Judo is a term that refers to the modern version of the Japanese martial art and combat sport. The name, which means “gentle way”, evolved in late nineteenth century Japan, and martial arts experts agree that it’s most prominent feature lies primarily on its competitive element, and its objectives or main goals are to throw your opponent to the ground, immobilize him/her with a clutching or grappling maneuver, and/or pressing an opponent into submission by employing a choke or locking an elbow. The player’s hand and feet move by striking or thrusting an opponent, along with other weapons; however these are only done in a pre-arranged manner, and are disallowed in official judo competitions or free practice, randori.
This martial art form evolved from the art of jiujitsu, referring to a system of hand-to-hand combat. In feudal Japan, the bushi or Samurai were given credit for developing jujutsu, although during the heyday of the Samurai it was referred to as Yoroi kumi-uchi. This early form involved a grappling Situs Gacor maneuver, with both opponents fully clad in traditional Japanese armor. As the sport spread throughout the Western world and rapidly began to grow in popularity, it became part of sporting circles, leading to its inclusion as an official Olympic sport in the 1964 Tokyo Games. With the entry of judo as an official Olympic sport, more emphasis was placed into its more physical and competitive aspects, which according to purists and critics, was made at the expense of its moral, intellectual and spiritual foundations.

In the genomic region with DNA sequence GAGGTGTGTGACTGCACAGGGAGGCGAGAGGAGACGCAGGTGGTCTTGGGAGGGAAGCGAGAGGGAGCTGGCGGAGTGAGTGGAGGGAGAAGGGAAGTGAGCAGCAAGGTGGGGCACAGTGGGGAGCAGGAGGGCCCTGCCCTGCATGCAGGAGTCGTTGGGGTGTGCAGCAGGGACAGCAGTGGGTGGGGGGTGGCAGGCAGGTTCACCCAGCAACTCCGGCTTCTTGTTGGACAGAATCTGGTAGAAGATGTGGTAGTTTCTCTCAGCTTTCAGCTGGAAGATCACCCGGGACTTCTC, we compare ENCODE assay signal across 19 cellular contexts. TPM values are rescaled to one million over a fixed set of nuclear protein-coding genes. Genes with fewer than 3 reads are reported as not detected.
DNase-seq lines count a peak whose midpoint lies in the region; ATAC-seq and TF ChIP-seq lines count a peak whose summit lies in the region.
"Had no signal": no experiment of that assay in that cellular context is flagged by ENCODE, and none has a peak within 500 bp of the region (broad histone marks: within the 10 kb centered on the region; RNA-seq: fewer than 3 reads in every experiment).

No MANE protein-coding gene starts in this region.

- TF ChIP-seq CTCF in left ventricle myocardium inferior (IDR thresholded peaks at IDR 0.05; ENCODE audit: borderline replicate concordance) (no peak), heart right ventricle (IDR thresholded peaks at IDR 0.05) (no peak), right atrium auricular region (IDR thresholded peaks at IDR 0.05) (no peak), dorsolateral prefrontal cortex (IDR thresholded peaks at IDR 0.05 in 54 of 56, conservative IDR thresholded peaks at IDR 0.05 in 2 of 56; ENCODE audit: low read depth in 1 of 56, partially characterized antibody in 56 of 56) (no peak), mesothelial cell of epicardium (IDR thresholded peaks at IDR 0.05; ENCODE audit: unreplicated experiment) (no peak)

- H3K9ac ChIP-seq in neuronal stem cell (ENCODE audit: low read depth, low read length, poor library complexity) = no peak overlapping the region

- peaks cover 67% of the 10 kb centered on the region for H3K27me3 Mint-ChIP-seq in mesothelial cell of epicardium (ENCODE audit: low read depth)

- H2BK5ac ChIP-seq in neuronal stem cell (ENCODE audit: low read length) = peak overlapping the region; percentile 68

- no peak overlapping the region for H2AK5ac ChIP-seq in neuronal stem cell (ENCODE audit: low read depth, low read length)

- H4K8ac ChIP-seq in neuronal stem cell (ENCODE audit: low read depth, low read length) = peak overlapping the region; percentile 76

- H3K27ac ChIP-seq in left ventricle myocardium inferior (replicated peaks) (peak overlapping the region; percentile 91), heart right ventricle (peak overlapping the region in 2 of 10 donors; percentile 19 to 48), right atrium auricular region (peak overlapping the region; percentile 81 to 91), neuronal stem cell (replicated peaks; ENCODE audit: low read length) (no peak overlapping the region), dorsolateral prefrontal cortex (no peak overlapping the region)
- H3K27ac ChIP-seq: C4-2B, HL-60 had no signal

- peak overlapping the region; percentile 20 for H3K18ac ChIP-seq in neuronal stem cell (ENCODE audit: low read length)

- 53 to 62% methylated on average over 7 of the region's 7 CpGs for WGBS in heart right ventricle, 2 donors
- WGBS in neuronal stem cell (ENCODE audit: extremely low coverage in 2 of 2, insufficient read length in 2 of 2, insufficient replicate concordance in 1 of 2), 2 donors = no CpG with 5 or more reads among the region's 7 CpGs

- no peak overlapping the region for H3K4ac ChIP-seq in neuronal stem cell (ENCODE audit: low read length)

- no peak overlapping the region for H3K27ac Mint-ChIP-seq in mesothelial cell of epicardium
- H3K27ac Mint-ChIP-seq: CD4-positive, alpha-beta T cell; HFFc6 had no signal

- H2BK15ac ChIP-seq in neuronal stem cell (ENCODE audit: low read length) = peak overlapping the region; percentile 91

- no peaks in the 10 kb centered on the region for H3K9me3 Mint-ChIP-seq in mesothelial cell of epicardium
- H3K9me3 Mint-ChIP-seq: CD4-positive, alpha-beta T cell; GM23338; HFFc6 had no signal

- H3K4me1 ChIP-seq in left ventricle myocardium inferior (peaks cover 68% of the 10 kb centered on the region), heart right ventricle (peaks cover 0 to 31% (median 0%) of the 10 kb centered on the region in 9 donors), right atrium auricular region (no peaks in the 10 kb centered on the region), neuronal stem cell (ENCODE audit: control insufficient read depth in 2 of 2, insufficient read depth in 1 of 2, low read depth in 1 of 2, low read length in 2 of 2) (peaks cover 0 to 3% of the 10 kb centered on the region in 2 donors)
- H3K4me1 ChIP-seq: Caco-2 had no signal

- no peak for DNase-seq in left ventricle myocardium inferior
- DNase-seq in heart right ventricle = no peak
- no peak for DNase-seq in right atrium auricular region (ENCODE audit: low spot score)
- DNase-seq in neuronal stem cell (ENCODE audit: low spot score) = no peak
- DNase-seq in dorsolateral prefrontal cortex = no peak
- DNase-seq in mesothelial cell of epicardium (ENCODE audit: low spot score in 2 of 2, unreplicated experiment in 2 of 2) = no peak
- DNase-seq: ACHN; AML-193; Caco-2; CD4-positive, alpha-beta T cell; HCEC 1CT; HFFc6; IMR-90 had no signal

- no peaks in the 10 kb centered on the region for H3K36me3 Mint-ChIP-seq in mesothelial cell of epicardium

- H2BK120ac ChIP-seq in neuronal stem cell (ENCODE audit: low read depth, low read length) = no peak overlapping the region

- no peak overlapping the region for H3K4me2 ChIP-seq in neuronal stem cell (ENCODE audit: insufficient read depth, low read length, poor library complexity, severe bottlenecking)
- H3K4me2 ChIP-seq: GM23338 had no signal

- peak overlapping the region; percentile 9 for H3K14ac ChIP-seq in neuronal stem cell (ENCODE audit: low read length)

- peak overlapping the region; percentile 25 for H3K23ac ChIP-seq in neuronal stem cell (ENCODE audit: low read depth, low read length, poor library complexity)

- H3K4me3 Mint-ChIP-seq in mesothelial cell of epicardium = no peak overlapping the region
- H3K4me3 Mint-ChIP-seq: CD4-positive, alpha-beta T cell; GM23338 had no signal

Over the past century, the official rules of judo competitions have dramatically changed. Initially, the sport of Kodokan Judo was viewed as a form of jujutsu and official competitions were usually held in the older jujutsu style. According to early participants, the competition in those days was tremendously rough, which at times cost some of the players their lives. Competition among different jiujitsu schools was a common sight, and the Kodokan participated in many such challenge matches. The sport’s practitioners are called judoka, or judo player. In its early years however, only those ranked 4th Dan or higher were called judoka, but present rules have already been modified. According to sports historians, the suffix -ka, when added to a noun, refers to an individual who is known to possess the expertise or full knowledge of that subject. Today however, the term “judoka” universally refers to any participant or player, irrespective of whether he or she has any particular level of expertise implied.
Playing this ancient sport involves doing a wide array of falls, throws, rolls, chokes, hold-downs, strikes and joint-locks. Experts however point out that main focus of this combat sport is on throwing (nagezawa) and groundwork (ne-waza). The throws are classified into two sets of techniques, and these could either be done through using the standing techniques (tachi-waza), or by using the sacrifice techniques (te-waza).